‘Thrown into the fire’: Holyoke Fire Chief celebrates long career, retirement

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  • Holyoke Fire Chief John Pond, center, is greeted by Robert Barry, left, local coordinator for Massachusetts Emergency Management Agency Region 3/4, and Easthampton Fire Chief David Mottor during a retirement party for Pond at the Holyoke Fire Department headquarters on Friday, Jan. 10, 2020. STAFF PHOTO/KEVIN GUTTING

  • Holyoke Fire Chief John Pond, left, receives well-wishers during a retirement party for him attended by about 150 friends and firefighters at the department headquarters on Friday, Jan. 10, 2020. STAFF PHOTO/KEVIN GUTTING

  • Holyoke Acting Fire Chief Jeffrey Przekopowski, right, emcees a retirement party for Chief John Pond, center, attended by Mayor Alex Morse, far left, and about 150 others at the department headquarters on Friday, Jan. 10, 2020. STAFF PHOTO/KEVIN GUTTING

  • Holyoke Acting Fire Chief Jeffrey Przekopowsk, at podium, speaks to about 150 people attending a retirement party for Chief John Pond in the department headquarters truck bay on Friday, Jan. 10, 2020. STAFF PHOTO/KEVIN GUTTING

  • Holyoke Deputy Fire Chief Jeffrey Przekopowski, right, now acting fire chief, presents a white helmet to Chief John Pond at a retirement for Pond at the department headquarters on Friday, Jan. 10, 2020. STAFF PHOTO/KEVIN GUTTING

  • Holyoke Acting Fire Chief Jeffrey Przekopowski, left, and Mayor Alex Morse chat before the start of a retirement party for Fire Chief John Pond at the department headquarters on Friday, Jan. 10, 2020. STAFF PHOTO/KEVIN GUTTING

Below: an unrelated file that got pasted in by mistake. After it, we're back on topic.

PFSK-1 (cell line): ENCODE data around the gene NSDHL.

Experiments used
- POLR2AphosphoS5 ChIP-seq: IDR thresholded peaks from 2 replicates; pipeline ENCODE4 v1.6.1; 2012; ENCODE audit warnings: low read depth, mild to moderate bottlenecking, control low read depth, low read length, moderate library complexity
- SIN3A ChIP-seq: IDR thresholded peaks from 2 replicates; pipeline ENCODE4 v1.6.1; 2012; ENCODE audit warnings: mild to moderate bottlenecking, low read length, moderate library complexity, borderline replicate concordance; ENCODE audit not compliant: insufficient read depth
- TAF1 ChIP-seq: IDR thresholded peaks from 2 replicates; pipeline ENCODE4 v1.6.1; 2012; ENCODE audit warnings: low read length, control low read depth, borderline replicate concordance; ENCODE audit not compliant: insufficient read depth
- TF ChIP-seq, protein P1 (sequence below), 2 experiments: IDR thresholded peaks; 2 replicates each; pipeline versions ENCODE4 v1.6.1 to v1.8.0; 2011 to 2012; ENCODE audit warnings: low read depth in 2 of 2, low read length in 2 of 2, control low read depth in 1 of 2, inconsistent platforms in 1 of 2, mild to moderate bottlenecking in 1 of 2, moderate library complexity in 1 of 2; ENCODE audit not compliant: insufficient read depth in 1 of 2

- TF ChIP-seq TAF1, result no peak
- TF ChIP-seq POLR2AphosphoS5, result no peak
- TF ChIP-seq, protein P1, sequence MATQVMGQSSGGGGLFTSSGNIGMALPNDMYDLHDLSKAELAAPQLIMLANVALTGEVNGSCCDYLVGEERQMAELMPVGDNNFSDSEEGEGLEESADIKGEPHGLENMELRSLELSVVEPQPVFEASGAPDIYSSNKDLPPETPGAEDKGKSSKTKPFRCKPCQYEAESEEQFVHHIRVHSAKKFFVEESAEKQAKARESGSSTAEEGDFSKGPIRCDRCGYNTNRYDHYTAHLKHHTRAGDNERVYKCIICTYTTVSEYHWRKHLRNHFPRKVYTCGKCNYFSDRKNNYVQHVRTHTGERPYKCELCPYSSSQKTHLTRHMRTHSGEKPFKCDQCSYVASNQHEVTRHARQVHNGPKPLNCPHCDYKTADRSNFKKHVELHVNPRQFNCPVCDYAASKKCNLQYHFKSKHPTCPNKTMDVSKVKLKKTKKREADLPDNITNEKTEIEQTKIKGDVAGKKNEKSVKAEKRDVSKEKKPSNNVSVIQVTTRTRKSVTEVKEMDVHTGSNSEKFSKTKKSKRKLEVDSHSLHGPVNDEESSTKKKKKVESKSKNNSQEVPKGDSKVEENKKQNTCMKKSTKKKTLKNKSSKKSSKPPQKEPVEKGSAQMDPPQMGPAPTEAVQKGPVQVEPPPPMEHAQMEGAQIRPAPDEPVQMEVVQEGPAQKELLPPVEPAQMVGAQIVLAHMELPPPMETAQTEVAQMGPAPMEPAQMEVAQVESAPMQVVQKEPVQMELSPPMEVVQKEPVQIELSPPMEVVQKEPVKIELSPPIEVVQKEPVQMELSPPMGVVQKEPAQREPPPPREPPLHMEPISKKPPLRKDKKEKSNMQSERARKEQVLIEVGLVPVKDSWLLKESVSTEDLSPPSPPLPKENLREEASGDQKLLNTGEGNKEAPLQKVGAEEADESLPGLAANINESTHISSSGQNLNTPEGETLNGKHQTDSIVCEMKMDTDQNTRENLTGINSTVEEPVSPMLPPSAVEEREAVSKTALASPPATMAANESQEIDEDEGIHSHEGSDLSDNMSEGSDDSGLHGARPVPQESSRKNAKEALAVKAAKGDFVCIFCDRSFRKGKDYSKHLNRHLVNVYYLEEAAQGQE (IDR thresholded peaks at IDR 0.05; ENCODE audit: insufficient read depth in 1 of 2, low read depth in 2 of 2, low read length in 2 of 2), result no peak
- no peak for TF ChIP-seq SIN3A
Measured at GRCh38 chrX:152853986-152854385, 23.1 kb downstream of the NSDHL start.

• About 150 friends and firefighters attend a retirement party for Holyoke Fire Chief John Pond in the truck bay of the department headquarters on Friday, Jan. 10, 2020. STAFF PHOTO/KEVIN GUTTING

  • Holyoke Fire Commissioner George Mettey, right, congratulates Fire Chief John Pond during a retirement party for Pond attended by about 150 friends and firefighters at the department headquarters on Friday, Jan. 10, 2020. STAFF PHOTO/KEVIN GUTTING

  • Holyoke Mayor Alex Morse, right, speaks at a retirement party for Fire Chief John Pond, center, at the department headquarters on Friday, Jan. 10, 2020. Acting Fire Chief Jeffrey Przekopowski is at left. STAFF PHOTO/KEVIN GUTTING

  • Holyoke Fire Chief John Pond, kneeling, poses for a picture with Lucien Cote, 6, son of At-large City Councilor Rebecca Lisi, during a retirement party for Pond at the department headquarters on Friday, Jan. 10, 2020. STAFF PHOTO/KEVIN GUTTING

  • Holyoke City Council President Todd McGee, at podium, speaks to about 150 people attending a retirement party for Fire Chief John Pond in the department headquarters truck bay on Friday, Jan. 10, 2020. STAFF PHOTO/KEVIN GUTTING

  • Holyoke Fire Chief John Pond, center, is greeted by Robert Barry, left, local coordinator for Massachusetts Emergency Management Agency Region 3/4, and Easthampton Fire Chief David Mottor during a retirement party for Pond at the Holyoke Fire Department headquarters on Friday, Jan. 10, 2020. STAFF PHOTO/KEVIN GUTTING

Staff Writer
Published: 1/10/2020 5:21:50 PM
Modified: 1/10/2020 5:21:10 PM

HOLYOKE — Outgoing Fire Chief John Pond was about a week into leading the Holyoke Fire Department when the city was hit hard with a snowstorm in October of 2011.

Pond suddenly found himself as the city’s EMD, or emergency management director — a position he didn’t know the first thing about. After quickly learning what his new title’s acronym meant, Pond called together city departments and successfully helped Holyoke through the storm.